Imaging’s New Calculus: Balancing Quality and Productivity

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Chad CalendineJon GrimesOne of the most emotionally loaded conversations in imaging is that concerning efficiency and productivity. In recent years, these considerations have become increasingly vital to groups’ survival, according to Chad Calendine, MD, CMO of Optimal Radiology Partners and President of Premier Radiology (Nashville, Tennessee). “As peoples’ incomes began to decrease with decreasing reimbursement, they became more focused on how to regain that lost income, and the way to do that is through additional efficiencies and productivity,” he says. “It’s an emotional issue because it strikes to the heart of whether you are a good radiologist and a good partner. Are you pulling your weight?” Complicating the issue is what those in the corporate world might term optics: the public perception of a business’ priorities. Jon Grimes, president and CEO of Optimal Radiology Partners, explains that in the case of imaging, the optics associated with the drive for higher productivity are negative. “When you talk purely about productivity and efficiency, it sounds like you have lost your higher calling with regard to patient care and have obviated it just to money,” he says. “It’s a taboo because it’s a difficult conversation to have with your partners and the public.” Transparency and Taboos Calendine cites that taboo (as well as the cultural issues underlying it) as an obstacle that radiology groups should work to overcome. “There are extremes at which it’s all about money, but there are also extremes at which your productivity is too poor to keep up with service,” he notes. “Radiology groups tend to be pathologically democratic, and in a purely socialistic environment, there is no consequence of lack of productivity. The problem is that you are rewarding a potentially bad behavior. People do what they are given incentives to do.” Michael MorelandMichael Moreland, senior vice president of Optimal Radiology Partners, calls this particular conversation the third rail—for nonclinical professionals, that is. “From an administrative perspective, radiology groups are partnerships. You don’t want to attack problems with physician efficiency on an administrative level,” he says. “You need to have strong physician leaders and to get them the data they need to manage the issue.” Calendine, Grimes, and Moreland agree that data-gathering and transparency are the best ways to make a subject that was once unmentionable part of a practice’s culture. “We have a real-time, unanonymized work-RVU dashboard present, throughout our practice, that is open and available to all partners,” Calendine says. “They can see their own productivity on a work-RVU basis and procedure basis, and they can see it for all of their partners.” Quality can be similarly treated, Calendine notes. Optimal Radiology Partners uses RADPEER™ for 3% of its cases, and findings are reported on a quarterly basis to an internal quality-assurance committee. The practice also replicates the morbidity and mortality conferences common in medical residency to facilitate further transparency and discussion. “We show misses, undercalls, follow-ups, and exceptionally good calls,” Calendine says. “Those cases are displayed at our monthly group meetings so we can all learn from difficult studies.” Cultural Change Some might argue that this kind of transparency erodes morale, but Calendine believes the opposite. In fact, he says, it is this attitude that is at the crux of radiology’s current cultural conundrum. “This is a partnership,” he says. “Why would you not want the people who are owners of the business to have full access to and understanding of that information? The reason many people don’t address productivity concerns is to avoid conflict.” Unfortunately, Calendine says, avoiding this conflict is more than a poor business practice: It is. itself, a hazard to morale. “In trying to avoid these conversations, you alienate the hardest-working members of your group,” he says. Grimes adds, “As the economics of radiology continue to get tougher and tougher, people will realize that this needs to be addressed. If it goes unaddressed, it’s as damaging for the radiologists at the top as it is for those at the bottom.” The practice elected not to link productivity to income; as Moreland points out, productivity is already linked to income in a group partnership. “There has never been a financial penalty associated with inefficiency, nor have we given some people more money than others,” he notes. “It’s not about trying to shame people. If your motives stay right and your actions tightly mirror your motives, you’ll have a better practice in the long run.” That has proven true for Optimal Radiology Partners. In the two years since it implemented productivity dashboards, average turnaround time for a study has been reduced to 15 minutes. “Globally, we have increased our productivity and improved our service. The partnership has embraced these real-time measures to create real change. We have the ability to change our staffing around productivity issues,” Calendine says. Grimes anticipates that other radiology groups will be driven to follow suit in the years to come, as the imperative for practices to operate more like businesses deepens. “It strikes me as odd that anyone wouldn’t embrace this kind of transparency and access,” he notes. “In what other business would you not? We’re in radiology, but we also have to be aware that we are in the business of radiology.” There’s no reason for business to be received as a four-letter word in radiology, Calendine concludes. The efficiency and quality-improvement measures undertaken by Optimal Radiology Partners have had positive results overall: He says, “This has actually improved the work environment for all of our partners.”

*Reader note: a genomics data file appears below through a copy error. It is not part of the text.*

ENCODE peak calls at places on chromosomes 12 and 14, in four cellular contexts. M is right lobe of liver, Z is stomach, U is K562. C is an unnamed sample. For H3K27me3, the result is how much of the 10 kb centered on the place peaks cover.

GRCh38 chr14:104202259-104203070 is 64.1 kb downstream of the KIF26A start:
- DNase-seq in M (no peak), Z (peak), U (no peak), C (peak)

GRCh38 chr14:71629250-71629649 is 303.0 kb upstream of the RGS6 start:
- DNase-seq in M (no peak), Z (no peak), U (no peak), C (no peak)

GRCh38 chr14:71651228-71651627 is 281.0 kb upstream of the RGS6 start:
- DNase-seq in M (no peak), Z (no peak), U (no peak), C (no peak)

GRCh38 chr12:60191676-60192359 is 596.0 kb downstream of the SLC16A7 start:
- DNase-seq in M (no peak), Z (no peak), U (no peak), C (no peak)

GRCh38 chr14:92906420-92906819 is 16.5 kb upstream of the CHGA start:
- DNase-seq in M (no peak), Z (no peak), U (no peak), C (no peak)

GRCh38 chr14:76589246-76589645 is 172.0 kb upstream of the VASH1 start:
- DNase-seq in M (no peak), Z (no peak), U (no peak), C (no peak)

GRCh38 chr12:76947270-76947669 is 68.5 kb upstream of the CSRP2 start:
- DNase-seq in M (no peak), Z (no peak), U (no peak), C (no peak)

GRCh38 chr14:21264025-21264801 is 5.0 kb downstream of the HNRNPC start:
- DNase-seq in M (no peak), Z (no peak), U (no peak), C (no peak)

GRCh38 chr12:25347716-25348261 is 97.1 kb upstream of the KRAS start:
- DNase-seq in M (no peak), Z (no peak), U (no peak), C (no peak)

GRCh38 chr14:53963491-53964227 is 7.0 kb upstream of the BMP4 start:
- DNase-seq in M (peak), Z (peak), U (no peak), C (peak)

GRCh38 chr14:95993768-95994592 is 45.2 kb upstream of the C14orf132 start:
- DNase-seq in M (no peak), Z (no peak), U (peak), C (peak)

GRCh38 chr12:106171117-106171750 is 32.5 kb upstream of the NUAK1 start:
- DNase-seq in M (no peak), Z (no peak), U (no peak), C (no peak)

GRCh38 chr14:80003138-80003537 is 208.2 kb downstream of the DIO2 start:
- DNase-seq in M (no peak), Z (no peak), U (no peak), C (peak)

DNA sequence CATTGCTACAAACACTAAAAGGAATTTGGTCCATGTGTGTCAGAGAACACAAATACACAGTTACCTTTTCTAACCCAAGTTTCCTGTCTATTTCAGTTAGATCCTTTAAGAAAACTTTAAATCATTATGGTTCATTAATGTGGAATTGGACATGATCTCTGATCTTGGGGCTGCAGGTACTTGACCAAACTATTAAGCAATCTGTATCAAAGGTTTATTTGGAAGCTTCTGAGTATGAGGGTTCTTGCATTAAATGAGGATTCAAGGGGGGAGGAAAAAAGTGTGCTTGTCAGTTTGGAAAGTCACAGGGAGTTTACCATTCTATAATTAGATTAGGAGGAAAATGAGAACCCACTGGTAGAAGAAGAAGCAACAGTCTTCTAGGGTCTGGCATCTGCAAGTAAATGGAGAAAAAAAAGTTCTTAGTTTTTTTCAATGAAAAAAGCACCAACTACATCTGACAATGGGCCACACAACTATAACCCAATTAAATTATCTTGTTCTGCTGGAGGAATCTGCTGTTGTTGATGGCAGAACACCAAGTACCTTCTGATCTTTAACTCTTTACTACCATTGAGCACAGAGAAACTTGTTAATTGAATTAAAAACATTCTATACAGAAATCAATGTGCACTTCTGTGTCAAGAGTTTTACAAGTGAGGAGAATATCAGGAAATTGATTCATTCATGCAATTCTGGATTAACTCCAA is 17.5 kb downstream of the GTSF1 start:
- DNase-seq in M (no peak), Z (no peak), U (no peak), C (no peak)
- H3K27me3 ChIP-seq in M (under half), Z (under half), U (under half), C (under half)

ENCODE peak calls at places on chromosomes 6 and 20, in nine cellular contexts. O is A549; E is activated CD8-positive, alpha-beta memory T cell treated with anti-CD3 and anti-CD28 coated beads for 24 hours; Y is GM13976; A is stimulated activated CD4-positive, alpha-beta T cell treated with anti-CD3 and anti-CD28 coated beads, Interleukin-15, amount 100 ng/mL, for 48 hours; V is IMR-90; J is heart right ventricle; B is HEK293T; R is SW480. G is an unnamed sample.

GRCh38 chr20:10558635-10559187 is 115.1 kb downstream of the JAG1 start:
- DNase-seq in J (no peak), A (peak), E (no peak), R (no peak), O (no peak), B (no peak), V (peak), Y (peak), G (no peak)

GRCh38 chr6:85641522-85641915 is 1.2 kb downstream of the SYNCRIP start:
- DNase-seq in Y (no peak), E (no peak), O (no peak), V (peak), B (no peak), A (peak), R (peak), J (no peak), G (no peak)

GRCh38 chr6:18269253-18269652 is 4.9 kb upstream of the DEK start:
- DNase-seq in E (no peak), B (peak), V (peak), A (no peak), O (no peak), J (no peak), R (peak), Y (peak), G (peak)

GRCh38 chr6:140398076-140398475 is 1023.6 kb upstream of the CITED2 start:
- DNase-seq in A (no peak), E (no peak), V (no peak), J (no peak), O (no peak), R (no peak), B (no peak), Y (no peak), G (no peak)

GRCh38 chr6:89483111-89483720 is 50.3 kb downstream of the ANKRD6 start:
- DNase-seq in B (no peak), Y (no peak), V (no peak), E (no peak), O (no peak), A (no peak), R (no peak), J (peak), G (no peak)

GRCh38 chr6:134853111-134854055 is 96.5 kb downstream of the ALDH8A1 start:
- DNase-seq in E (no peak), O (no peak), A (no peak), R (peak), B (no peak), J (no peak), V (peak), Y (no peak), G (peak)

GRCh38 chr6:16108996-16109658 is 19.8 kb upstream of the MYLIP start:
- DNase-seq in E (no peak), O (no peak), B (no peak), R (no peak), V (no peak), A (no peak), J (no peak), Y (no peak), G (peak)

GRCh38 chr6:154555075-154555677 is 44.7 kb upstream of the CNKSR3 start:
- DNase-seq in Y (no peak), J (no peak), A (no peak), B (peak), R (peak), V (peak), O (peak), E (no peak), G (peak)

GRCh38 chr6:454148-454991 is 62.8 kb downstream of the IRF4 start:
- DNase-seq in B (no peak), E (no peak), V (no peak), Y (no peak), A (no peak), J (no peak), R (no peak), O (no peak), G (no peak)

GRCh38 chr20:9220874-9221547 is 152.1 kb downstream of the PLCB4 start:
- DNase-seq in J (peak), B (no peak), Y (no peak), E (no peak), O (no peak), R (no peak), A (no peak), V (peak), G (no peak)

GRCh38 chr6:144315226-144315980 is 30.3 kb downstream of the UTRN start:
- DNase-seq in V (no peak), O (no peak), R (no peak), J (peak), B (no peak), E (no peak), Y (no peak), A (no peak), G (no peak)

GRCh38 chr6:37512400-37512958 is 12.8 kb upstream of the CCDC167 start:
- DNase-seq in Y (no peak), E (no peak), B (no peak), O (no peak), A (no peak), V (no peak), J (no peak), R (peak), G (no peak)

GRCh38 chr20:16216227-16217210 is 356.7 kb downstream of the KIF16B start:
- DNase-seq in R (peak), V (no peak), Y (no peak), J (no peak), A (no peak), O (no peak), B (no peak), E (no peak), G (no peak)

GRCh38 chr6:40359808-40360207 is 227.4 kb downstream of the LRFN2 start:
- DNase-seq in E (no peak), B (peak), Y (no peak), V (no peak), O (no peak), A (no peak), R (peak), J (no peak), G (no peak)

Cat Vasko is editor of ImagingBiz.com and associate editor of Radiology Business Journal.